Remembering the story of Pinocchio and the climactic moment where the wooden puppet is transformed into a Real boy, David and Teddy set out to find the Blue Fairy. If he becomes Real, Monica will have to love him! What follows is a hellish nightmare.

David is captured by anti-Mecha trackers who run a Flesh Fair–the equivalent of robot-lynching as carnival. Crowds cheer the destruction of humanoid machines, wallowing in their prejudice and clapping as shit blows up real good. He escapes with Gigolo Joe, a Mecha prostitute who takes him to Rouge City to search for the Blue Fairy among the many women seeking sexual pleasure.

Joe is concerned with love, too, but he does not understand it as anything more than orgasm. (Actual intimacy being beyond his job description.) Judging by the crowds in Rouge City, many humans don’t grasp the distinction, either.

Following the advice of a Siri-like information source called Dr. Know, David, Joe, and Teddy travel to a water-logged Manhatten to find Dr. Hobby. Here, David realizes that there are dozens–hundreds–of robot children exactly like him, awaiting completion and purchase. His individuality and sense of self are destroyed. He has followed a goal set for him not by an owner, but by his own artificial mind. For all intents and purposes, he is as Real as Hobby or any of his designers, not that they see him this way.

Finally, he travels underwater to Coney Island, where he finds a statue of the Blue Fairy. An accident traps him there, looking at her day after day, praying constantly to become Real until his power runs out.

Here, the film jumps forward in time two millennia, to a time when SuperRobots are all that remain. They are trying to reconnect with ancient humanity, and David represents the best link to that past. They read his memories and speak to him through a Blue Fairy, finally granting him the chance to reconnect with his Mommy, albeit only for a day.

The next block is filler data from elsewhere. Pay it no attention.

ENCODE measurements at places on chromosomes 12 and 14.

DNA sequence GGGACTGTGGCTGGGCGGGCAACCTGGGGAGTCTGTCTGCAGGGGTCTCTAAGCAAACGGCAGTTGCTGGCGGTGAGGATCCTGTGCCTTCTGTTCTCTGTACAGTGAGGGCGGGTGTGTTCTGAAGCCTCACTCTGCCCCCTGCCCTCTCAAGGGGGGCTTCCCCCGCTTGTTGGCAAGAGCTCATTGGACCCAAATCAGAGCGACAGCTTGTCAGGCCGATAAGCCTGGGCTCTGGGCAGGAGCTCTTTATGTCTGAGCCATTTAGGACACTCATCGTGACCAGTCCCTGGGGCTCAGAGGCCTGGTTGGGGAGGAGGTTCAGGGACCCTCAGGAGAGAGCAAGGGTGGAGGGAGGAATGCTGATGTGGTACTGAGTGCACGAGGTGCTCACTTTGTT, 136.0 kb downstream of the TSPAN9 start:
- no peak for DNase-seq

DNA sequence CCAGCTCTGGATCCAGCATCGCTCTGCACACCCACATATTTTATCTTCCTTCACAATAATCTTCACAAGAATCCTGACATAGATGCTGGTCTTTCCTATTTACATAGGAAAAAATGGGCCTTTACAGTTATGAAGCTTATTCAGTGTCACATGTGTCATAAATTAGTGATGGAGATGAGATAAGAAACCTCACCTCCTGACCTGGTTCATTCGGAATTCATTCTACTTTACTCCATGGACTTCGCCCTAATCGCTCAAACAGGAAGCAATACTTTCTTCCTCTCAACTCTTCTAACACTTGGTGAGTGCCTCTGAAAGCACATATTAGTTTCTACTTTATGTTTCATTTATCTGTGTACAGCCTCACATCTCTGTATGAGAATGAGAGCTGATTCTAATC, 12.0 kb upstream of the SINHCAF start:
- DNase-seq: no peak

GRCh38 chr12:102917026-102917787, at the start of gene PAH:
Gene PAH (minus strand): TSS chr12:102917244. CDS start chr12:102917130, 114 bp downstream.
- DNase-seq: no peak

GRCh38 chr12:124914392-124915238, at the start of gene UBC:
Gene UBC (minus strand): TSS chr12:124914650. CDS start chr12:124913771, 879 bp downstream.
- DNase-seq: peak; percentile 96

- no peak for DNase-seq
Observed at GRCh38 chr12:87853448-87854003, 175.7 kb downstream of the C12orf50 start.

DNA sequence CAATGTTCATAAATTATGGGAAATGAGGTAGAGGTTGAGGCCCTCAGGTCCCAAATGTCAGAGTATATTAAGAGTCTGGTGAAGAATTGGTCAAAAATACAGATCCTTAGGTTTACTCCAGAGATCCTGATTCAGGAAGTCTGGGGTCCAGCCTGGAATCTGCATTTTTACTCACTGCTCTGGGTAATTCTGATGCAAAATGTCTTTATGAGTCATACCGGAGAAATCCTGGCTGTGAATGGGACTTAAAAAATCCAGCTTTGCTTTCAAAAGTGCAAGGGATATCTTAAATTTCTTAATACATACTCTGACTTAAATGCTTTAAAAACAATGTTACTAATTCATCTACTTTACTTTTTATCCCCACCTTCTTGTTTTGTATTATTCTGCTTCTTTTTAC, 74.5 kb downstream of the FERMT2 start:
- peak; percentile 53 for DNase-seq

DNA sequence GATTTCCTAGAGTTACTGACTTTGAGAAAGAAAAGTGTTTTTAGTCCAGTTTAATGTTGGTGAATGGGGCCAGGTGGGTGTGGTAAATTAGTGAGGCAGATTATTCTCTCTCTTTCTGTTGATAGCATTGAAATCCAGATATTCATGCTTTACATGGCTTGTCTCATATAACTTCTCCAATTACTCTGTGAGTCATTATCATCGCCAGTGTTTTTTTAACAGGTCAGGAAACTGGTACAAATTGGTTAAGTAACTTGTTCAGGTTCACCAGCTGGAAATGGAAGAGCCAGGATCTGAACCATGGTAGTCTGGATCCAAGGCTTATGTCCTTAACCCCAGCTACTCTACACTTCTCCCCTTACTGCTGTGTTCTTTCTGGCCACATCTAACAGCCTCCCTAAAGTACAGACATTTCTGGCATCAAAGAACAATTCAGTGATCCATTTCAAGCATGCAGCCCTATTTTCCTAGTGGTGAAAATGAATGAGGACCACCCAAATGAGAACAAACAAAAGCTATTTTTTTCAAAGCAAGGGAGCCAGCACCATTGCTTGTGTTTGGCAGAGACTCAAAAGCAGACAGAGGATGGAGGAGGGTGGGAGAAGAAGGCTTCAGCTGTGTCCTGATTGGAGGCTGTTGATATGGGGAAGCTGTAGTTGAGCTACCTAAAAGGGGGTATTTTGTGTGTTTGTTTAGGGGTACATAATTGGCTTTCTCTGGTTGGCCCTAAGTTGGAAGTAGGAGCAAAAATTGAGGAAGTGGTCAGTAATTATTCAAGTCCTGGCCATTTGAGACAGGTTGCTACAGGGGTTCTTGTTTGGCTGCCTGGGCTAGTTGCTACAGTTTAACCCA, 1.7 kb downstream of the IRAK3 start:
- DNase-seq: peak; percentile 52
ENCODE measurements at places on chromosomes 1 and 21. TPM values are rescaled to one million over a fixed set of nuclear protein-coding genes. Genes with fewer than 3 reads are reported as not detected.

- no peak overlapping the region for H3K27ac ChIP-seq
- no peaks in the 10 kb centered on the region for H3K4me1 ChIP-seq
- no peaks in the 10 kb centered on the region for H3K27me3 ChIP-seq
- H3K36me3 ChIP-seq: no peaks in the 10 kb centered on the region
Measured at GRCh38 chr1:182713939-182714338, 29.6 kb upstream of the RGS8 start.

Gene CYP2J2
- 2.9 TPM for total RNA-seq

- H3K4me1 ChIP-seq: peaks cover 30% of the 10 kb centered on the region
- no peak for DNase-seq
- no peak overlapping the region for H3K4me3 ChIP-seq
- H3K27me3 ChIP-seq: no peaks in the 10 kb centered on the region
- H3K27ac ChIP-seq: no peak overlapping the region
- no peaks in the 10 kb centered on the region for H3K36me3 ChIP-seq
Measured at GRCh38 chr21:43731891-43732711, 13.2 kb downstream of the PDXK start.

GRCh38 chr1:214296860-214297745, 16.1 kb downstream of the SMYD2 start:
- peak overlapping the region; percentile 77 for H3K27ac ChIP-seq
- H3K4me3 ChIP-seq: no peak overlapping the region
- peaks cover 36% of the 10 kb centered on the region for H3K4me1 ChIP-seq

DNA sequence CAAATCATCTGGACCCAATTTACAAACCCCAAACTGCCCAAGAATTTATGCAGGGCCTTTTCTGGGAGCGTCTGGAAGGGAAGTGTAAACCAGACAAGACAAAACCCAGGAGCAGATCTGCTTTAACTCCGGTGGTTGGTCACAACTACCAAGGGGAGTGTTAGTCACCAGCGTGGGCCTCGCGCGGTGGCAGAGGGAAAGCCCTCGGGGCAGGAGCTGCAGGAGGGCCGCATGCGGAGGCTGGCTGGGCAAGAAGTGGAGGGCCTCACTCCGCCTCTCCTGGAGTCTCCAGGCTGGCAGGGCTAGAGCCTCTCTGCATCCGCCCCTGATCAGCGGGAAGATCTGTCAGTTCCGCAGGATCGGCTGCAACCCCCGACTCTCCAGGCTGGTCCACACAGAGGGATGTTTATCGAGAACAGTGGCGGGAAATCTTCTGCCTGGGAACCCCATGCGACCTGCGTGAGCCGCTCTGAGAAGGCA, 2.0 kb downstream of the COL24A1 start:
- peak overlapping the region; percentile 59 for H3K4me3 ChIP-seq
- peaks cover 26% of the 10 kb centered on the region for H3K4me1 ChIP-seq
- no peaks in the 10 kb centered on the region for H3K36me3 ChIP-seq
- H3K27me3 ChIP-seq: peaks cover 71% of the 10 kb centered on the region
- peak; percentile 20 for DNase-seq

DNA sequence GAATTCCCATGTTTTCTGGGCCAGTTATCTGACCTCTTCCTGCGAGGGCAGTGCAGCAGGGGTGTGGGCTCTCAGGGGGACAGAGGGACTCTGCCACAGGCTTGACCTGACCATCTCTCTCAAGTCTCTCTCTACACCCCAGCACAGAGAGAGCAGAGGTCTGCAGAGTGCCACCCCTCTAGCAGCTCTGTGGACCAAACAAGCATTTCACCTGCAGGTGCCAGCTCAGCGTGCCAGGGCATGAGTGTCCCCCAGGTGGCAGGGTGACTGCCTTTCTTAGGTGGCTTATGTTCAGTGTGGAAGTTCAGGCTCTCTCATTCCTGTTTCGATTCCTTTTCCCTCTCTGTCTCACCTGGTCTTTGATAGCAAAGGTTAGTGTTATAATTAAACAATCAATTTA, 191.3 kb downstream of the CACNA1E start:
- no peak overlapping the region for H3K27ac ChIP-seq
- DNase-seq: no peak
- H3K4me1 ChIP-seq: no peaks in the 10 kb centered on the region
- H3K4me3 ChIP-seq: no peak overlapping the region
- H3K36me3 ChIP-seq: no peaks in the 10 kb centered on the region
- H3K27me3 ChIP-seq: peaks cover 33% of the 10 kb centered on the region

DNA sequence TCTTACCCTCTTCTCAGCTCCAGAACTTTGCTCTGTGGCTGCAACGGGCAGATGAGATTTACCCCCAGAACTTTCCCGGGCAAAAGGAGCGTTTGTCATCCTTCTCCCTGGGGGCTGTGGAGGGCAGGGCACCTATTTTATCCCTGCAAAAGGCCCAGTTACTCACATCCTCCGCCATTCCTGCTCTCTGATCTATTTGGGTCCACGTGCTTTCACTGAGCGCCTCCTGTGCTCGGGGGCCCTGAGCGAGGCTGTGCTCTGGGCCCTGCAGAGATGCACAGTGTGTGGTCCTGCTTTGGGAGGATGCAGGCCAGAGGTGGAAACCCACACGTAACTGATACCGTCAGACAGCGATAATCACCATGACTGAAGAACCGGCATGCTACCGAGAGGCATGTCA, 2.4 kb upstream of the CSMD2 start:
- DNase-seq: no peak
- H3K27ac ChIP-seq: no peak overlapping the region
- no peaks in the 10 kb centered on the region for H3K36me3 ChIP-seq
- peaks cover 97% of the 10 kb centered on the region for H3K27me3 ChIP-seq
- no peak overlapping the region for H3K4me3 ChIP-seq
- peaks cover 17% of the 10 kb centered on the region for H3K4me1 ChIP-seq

Being a robot, David’s love for Monica is pure and unflagging. Despite the dangers of his journey, he never questions his devotion to her. His final day with her is the best of his life, a reconstruction and simplification of the film’s early scenes. In A.I.‘s final moments, he climbs into bed with her as she drifts off to sleep, never to wake again.

We can never achieve a love so all-encompassing. The film’s humans are weak, selfish, lustful, hateful, cruel–as we all are. Mechas have been created to serve our needs. They cook, clean, fuck, and–yes–love us, but rarely offer anything in return beyond a sense of creator’s entitlement. We cannot handle something as pure as David’s love. In the end, we discard such things and move on.

Gigolo Joe: She loves what you do for her, as my customers love what it is I do for them. But she does not love you David, she cannot love you. You are neither flesh nor blood. You are not a dog, a cat, or a canary. You were designed and built specific, like the rest of us. And you are alone now only because they tired of you, or replaced you with a younger model, or were displeased with something you said, or broke. They made us too smart, too quick, and too many. We are suffering for the mistakes they made because when the end comes, all that will be left is us. That’s why they hate us, and that is why you must stay here, with me.

God, we are such assholes.

Next up for Cigarette Burns:
Jesse delves deep into Carnal Knowledge and I (heart) I (Heart) Huckabees.


About semiblind

Bringing you stark existentialism since 1981.